This object is on display in the Boeing Aviation Hangar at the Steven F. Udvar-Hazy Center in Chantilly, VA.
Collection Item Summary:
On 20 June 2002, Lawrence "Pete" Lehmann set a world record for the longest hang glider flight to a declared goal when he flew this Wills Wing Talon 150 a distance of 516.2 km (321 miles) from Zapata, Texas, to Big Lake, Texas. Lehmann's 9-hour goal flight, which he had to declare before taking off, exceeded the previous record by 16.1 km (10 miles). He reached a maximum altitude of 2,736 m (9,000 ft) above sea level.
Collection Item Long Description:
In 1990, Steve Pearson of Wills Wing designed one of the most popular competition gliders of the era, the Wills Wing HP AT. Eleven years later, Pearson began to design the Talon and after a development period lasting about 18 months, the hang glider was ready for production. The hang glider was made available to customers in three sizes. The Talon 160 accommodated pilots with hook-in weights ranging from 81 - 126 kg (180 - 280 lb), the Talon 140 accommodated 61 - 101 kg (135 - 225 lb) pilots, and 79 - 124 kg (175 - 275 lb) pilots flew the Talon 150. This model weighs 35 kg (77 lb) without instruments or auxiliary equipment and the wing area is 14.2 m² (153 ft²).
Several standard features made the Talon attractive to the pilots who wanted to compete at the sport’s highest levels: composite carbon-fiber crossbar; keel, leading edge, and battens made of 7075-T6 aluminum; a variable-geometry system that permitted the pilot to adjust the wing sail tension and sweep angle while flying, and a PX Laminate Mylar leading edge covering. According to the January 2003 issue of “Hang Gliding” magazine, suggested retail base price was $5,675, or $6,300 with all of the following options:
Folding speedbar upgrade - $101.25
Custom sail patterns - contact manufacture for quote
Custom choice of colors - $150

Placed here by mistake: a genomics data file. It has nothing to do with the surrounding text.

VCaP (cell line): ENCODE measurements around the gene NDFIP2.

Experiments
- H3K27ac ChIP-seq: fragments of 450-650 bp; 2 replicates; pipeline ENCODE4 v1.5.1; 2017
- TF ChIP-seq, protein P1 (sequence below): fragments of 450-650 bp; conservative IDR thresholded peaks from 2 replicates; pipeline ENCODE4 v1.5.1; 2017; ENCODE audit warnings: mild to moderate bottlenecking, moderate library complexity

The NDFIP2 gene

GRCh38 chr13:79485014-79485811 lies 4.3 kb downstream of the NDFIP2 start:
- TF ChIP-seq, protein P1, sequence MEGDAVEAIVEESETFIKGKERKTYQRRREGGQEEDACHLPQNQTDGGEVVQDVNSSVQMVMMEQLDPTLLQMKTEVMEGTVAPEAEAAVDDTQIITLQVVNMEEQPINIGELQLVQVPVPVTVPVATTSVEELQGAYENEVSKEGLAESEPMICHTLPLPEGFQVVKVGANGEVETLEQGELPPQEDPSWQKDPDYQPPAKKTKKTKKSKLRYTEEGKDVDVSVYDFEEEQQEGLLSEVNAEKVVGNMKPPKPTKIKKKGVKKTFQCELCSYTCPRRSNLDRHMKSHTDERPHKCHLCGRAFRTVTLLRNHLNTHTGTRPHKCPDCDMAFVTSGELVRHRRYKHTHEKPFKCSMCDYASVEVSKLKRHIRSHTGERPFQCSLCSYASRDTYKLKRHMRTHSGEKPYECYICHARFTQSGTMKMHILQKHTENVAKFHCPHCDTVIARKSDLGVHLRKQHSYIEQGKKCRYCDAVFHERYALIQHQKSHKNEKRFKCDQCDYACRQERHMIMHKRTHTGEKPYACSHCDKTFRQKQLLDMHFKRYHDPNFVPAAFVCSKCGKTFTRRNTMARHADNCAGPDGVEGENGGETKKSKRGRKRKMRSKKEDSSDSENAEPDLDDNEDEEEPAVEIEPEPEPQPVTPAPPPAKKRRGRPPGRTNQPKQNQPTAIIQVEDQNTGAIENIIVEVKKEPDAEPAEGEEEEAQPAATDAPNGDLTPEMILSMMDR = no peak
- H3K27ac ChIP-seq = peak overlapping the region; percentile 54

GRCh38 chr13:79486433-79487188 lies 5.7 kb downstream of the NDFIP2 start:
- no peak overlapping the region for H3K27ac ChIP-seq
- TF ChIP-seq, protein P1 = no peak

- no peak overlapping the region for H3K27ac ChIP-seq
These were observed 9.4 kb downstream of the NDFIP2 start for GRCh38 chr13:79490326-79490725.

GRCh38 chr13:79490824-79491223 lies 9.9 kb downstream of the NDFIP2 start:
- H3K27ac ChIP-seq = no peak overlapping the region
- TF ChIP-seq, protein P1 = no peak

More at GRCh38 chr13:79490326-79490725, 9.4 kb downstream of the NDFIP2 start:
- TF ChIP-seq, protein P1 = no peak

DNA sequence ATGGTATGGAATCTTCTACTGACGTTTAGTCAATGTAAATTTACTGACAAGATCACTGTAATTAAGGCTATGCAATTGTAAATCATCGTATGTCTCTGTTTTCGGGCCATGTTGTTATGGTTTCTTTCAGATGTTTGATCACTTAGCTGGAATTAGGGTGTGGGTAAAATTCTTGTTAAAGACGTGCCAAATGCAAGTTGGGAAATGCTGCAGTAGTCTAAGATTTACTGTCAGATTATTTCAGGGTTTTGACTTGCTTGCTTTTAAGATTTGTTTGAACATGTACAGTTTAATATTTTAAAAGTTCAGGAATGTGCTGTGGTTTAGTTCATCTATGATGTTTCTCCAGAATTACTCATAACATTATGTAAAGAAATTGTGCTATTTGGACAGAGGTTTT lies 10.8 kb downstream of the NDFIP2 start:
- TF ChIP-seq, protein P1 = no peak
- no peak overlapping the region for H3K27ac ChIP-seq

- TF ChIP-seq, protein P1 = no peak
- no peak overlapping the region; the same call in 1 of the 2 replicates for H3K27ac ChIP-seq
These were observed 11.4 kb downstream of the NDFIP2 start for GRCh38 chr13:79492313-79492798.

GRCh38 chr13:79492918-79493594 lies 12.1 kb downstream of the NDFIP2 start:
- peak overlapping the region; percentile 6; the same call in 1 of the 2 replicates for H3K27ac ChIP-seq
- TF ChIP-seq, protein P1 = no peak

Carbon leading edge insert - $84.38 (two required)
PX20/PM05 all-Mylar top surface - $150.00
Slipstream control bar with carbon basetube (adds 1.2 lb to glider weight) - $325.00
Slipstream control bar upgrade with faired aluminum basetube - $275.00
The Talon sold well and in December 2002, Wills Wing completed the company’s 20,001st hang glider, which happened to be a Wills Wing Talon 150.
The pilot who donated his Talon 150 to the NASM, Lawrence “Pete” Lehmann, was born in New York City to Swiss immigrants in 1952. Lehmann’s grandfather held a seat on the board of directors of Swissair Airlines and he encouraged his grandson to become interested in aviation at an early age. Lehmann did become fascinated with airplanes but his less-than-perfect eyesight prevented him from flying military or commercial aircraft. When he was 24, Lehmann saw his first hang glider while watching the IMAX film To Fly! at the National Air and Space Museum in 1977. He learned hang gliding while living in Germany and continued to fly after he relocated to the U. S. in 1979. His passion for the sport led him to serve on the board of directors of the U. S. Hang Gliding Association. He competed in the 1998 World Hang Gliding Championships, and then became interested in setting records.
On 20 June 2002, Lehmann set a world record for the longest hang glider flight to a declared goal when he flew this Wills Wing Talon 150 a distance of 516.2 km (321 miles) from Zapata, Texas, to Big Lake, Texas. This goal flight, which he had to declare before taking off, exceeded the previous record goal flight by 16.1 km (10 miles). Lehmann took off from Zapata County Airport at 10:20 am but rather than setting a course directly downwind toward Big Lake, Lehmann had to first fly a curving course to the east to clear the civilian Class D airspace at Laredo, Texas. Lehmann finally felt confident he would reach Big Lake with 72.5 kilometers (45 miles) to go. Nine hours after taking off, he landed at Reagan County Airport at 7:00 pm. His maximum altitude during the flight was 2,736 m (9,000 feet) and highest ground speed 156 km/h (97 mph).
Flying this Talon 150, Lehmann also won the open class at the 2002 Region Nine Regional Contest, while other pilots flying Talons placed 3rd and 11th out of a field of 24 pilots. Lehmann flew the Talon a total of about 140 hours and covered 3,381 km (2,100 miles) before selling it to Virginia pilot, John Harper, toward the end of 2002. He reacquired the record-setting Talon 150 in 2005 and generously donated it to the Smithsonian National Air and Space Museum in 2006.
Wingspan: 10.2 m (33 ft 6 in)
Length: 3.8 m (12 ft 1 in)
Height: 1.8 m (6 ft)
Weight: Empty, 36 kg (79 lb)
Gross, 144 kg (319 lb)
Manufacturer: Wills Wings Inc., 2001
Stall speed: 35 km/h (22 mph)
Speed range, light to moderate thermals: 29-45 km/h (18-28 mph)
Speed, maximum rough air maneuvering: 74 km/h (46 mph)
Never-exceed-speed: 89 km/h (55 mph)
Lift-to-drag ratio: 14.5:1
Manufacturer: Wills Wing Inc.
Gift of Lawrence “Pete” Lehmann
- Wingspan: 10.2 m (33 ft 6 in)
- Length: 3.8 m (12 ft 1 in)
- Height: 1.8 m (6 ft)
- Weight: Empty, 36 kg (79 lb)
- Gross, 140 kg (310 lb)
- Manufacturer: Wills Wings Inc., 2001
- Stall speed: 35 km/h (22 mph)
- Speed range, light to moderate thermals: 29-45 km/h (18-28 mph)
- Speed range, maximum rough air maneuvering: 74 km/h (46 mph)
- Never-exceed-speed: 89 km/h (55 mph)
- Lift-to-drag ratio: 14.5:1